The public notebook of writer and essayist Scott Nesbitt

On Thinking in Bullet Points

That's how I do my best thinking. In fact, most of my thinking and most of the planning that I do mentally is in the form of bullet points. At least, that's how I conceptualize my thinking and planning.

Everything gets broken down into individual thoughts. Concise little packages that come in a recognizable sequence. All of that takes a very rough shape of a list in my mind's eye, and I'm able to mentally shuffle those points around as they coalesce and as my brain finds links between them.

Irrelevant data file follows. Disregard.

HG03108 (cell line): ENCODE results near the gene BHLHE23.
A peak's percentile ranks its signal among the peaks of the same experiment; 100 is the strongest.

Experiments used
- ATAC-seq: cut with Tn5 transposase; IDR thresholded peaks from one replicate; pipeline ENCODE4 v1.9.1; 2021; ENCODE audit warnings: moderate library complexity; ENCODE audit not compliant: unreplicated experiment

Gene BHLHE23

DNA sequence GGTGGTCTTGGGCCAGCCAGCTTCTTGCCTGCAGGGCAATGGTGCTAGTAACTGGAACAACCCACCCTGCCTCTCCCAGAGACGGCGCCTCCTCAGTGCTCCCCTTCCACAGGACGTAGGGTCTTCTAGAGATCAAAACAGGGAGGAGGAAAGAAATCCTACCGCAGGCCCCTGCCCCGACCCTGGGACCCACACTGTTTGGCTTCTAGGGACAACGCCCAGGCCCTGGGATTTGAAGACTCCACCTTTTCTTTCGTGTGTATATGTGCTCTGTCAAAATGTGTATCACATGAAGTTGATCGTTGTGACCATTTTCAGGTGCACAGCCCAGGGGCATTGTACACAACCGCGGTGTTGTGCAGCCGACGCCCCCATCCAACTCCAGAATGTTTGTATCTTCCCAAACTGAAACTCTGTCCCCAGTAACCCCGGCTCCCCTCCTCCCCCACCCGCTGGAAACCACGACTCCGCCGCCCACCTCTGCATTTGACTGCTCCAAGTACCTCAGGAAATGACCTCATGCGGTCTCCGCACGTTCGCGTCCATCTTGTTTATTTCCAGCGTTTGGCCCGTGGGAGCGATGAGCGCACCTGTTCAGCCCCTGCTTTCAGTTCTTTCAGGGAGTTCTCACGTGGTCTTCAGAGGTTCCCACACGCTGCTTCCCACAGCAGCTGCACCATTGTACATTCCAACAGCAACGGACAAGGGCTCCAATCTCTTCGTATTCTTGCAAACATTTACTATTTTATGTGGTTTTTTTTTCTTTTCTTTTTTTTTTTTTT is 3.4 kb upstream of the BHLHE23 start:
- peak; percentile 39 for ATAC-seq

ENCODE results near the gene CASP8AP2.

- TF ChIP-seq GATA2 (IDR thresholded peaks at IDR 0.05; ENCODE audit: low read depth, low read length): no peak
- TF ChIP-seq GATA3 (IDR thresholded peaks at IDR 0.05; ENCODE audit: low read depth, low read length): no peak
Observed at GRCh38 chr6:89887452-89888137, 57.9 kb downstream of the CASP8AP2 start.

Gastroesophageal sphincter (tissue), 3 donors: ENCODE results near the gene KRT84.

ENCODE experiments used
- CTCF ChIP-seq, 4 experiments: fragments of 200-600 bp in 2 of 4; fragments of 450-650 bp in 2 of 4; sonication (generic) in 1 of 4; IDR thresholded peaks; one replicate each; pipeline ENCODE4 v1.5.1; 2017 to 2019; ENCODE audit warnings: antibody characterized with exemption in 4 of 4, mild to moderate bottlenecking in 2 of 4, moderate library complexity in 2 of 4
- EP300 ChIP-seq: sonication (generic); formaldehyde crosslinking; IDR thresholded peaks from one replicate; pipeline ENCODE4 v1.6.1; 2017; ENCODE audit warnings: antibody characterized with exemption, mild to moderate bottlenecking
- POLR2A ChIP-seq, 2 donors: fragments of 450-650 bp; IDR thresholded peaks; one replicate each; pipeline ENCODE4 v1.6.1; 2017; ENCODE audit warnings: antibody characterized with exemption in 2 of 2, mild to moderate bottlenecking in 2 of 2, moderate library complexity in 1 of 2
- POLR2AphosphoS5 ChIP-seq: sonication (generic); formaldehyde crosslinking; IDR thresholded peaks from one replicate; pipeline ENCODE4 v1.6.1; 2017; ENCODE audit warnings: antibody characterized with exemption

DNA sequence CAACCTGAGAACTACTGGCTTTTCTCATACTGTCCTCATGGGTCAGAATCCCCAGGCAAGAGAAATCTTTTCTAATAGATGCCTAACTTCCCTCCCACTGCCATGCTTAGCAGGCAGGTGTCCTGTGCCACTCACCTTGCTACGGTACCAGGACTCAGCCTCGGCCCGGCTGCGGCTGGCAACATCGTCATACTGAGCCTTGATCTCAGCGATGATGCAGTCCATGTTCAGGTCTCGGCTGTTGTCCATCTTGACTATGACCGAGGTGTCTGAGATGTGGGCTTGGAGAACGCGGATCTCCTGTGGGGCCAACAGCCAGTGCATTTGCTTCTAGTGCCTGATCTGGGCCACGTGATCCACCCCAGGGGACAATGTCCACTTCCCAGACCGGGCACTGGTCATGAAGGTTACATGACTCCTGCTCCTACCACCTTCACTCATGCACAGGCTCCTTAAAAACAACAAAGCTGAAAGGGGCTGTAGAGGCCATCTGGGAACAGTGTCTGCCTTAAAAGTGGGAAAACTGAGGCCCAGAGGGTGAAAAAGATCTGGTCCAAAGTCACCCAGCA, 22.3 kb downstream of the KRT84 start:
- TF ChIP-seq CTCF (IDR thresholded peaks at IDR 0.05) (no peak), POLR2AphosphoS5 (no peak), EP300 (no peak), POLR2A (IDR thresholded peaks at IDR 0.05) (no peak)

When I'm ready to really work on those ideas, to mold them into a whole, I transfer the bullet points in my head into an outliner. That sounds kind of strange, going from bullet points to bullet points. Instead, why not write everything out, even in a very rough or a draft form?

This process doesn't work like that with me. I need to see the list of thoughts in front of me. They need to be in a form in which I can manipulate, edit, connect, and bolster all those points ever further.

Once that's done, I can decide what to do next, what I need to do next. From there, I can (I hope) create something that resembles a cohesive whole. Something, maybe, that's worth reading or pondering in more detail.